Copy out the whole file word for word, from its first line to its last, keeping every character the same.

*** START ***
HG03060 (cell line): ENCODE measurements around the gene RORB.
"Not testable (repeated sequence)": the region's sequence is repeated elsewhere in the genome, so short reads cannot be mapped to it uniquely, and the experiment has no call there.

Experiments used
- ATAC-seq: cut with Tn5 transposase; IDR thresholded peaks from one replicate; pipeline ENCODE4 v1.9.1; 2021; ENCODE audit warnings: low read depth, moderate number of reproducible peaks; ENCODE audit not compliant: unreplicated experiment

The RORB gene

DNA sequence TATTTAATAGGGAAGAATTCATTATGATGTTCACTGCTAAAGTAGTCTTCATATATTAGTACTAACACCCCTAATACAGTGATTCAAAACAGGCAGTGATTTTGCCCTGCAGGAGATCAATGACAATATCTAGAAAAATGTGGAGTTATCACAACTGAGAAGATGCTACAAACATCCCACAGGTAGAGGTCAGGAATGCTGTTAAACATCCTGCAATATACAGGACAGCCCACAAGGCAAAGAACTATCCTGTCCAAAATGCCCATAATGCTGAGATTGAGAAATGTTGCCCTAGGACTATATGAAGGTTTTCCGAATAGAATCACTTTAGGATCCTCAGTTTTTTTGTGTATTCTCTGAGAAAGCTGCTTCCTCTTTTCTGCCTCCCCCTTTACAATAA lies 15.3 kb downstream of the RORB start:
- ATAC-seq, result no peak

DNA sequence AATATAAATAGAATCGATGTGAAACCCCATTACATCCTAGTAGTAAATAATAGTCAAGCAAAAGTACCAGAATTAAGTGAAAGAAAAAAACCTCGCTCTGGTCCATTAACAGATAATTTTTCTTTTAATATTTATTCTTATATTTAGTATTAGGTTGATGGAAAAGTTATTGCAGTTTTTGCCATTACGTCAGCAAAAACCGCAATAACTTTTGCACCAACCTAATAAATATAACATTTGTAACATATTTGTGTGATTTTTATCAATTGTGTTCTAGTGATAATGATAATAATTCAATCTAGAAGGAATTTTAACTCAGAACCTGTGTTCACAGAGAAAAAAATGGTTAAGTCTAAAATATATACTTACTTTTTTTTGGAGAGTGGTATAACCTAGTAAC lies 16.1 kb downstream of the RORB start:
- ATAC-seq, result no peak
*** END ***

HG03060 (cell line): ENCODE measurements around the gene RORB.
"Not testable (repeated sequence)": the region's sequence is repeated elsewhere in the genome, so short reads cannot be mapped to it uniquely, and the experiment has no call there.

Experiments used
- ATAC-seq: cut with Tn5 transposase; IDR thresholded peaks from one replicate; pipeline ENCODE4 v1.9.1; 2021; ENCODE audit warnings: low read depth, moderate number of reproducible peaks; ENCODE audit not compliant: unreplicated experiment

The RORB gene

DNA sequence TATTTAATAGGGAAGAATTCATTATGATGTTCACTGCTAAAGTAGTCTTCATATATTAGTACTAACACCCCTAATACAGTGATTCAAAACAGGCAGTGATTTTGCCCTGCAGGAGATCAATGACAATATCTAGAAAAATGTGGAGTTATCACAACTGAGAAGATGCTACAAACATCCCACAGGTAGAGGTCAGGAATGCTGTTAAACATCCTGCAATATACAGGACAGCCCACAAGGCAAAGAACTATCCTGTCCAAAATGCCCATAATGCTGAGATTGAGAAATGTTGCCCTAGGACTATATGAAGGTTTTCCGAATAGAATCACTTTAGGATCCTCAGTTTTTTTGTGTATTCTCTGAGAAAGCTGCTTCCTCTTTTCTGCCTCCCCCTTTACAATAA lies 15.3 kb downstream of the RORB start:
- ATAC-seq, result no peak

DNA sequence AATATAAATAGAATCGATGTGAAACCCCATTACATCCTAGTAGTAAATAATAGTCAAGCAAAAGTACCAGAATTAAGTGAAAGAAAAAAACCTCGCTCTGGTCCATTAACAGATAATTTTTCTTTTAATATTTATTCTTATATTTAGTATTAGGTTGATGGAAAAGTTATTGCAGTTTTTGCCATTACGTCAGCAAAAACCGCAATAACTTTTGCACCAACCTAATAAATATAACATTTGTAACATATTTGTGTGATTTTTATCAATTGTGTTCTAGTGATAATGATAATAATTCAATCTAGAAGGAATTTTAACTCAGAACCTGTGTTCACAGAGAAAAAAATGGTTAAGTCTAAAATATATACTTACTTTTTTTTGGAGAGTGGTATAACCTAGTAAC lies 16.1 kb downstream of the RORB start:
- ATAC-seq, result no peak